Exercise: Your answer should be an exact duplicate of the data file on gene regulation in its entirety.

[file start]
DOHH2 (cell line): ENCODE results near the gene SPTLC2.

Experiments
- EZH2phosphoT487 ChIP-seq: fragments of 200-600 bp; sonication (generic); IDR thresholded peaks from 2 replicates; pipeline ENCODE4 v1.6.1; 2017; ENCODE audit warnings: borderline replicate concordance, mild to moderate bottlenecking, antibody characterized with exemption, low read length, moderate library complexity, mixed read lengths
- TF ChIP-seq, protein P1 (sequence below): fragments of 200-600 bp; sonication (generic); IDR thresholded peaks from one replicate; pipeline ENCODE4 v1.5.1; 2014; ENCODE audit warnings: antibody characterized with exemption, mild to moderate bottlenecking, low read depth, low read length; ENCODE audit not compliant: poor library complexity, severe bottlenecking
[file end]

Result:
DOHH2 (cell line): ENCODE results near the gene SPTLC2.

Experiments
- EZH2phosphoT487 ChIP-seq: fragments of 200-600 bp; sonication (generic); IDR thresholded peaks from 2 replicates; pipeline ENCODE4 v1.6.1; 2017; ENCODE audit warnings: borderline replicate concordance, mild to moderate bottlenecking, antibody characterized with exemption, low read length, moderate library complexity, mixed read lengths
- TF ChIP-seq, protein P1 (sequence below): fragments of 200-600 bp; sonication (generic); IDR thresholded peaks from one replicate; pipeline ENCODE4 v1.5.1; 2014; ENCODE audit warnings: antibody characterized with exemption, mild to moderate bottlenecking, low read depth, low read length; ENCODE audit not compliant: poor library complexity, severe bottlenecking